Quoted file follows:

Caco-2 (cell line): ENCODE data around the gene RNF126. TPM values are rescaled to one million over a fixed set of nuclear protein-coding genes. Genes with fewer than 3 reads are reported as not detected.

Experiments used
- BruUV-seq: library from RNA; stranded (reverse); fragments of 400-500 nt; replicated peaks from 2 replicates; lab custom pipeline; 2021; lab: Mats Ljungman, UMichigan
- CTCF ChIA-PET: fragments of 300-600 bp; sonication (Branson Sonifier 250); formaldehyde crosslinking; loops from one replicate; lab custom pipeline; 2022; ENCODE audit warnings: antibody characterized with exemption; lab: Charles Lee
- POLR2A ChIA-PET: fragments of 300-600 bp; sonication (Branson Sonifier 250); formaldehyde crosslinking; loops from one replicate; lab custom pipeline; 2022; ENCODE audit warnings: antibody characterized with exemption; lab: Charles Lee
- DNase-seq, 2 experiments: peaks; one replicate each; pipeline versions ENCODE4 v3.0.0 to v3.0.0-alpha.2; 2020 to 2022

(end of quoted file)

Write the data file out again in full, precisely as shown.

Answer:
Caco-2 (cell line): ENCODE data around the gene RNF126. TPM values are rescaled to one million over a fixed set of nuclear protein-coding genes. Genes with fewer than 3 reads are reported as not detected.

Experiments used
- BruUV-seq: library from RNA; stranded (reverse); fragments of 400-500 nt; replicated peaks from 2 replicates; lab custom pipeline; 2021; lab: Mats Ljungman, UMichigan
- CTCF ChIA-PET: fragments of 300-600 bp; sonication (Branson Sonifier 250); formaldehyde crosslinking; loops from one replicate; lab custom pipeline; 2022; ENCODE audit warnings: antibody characterized with exemption; lab: Charles Lee
- POLR2A ChIA-PET: fragments of 300-600 bp; sonication (Branson Sonifier 250); formaldehyde crosslinking; loops from one replicate; lab custom pipeline; 2022; ENCODE audit warnings: antibody characterized with exemption; lab: Charles Lee
- DNase-seq, 2 experiments: peaks; one replicate each; pipeline versions ENCODE4 v3.0.0 to v3.0.0-alpha.2; 2020 to 2022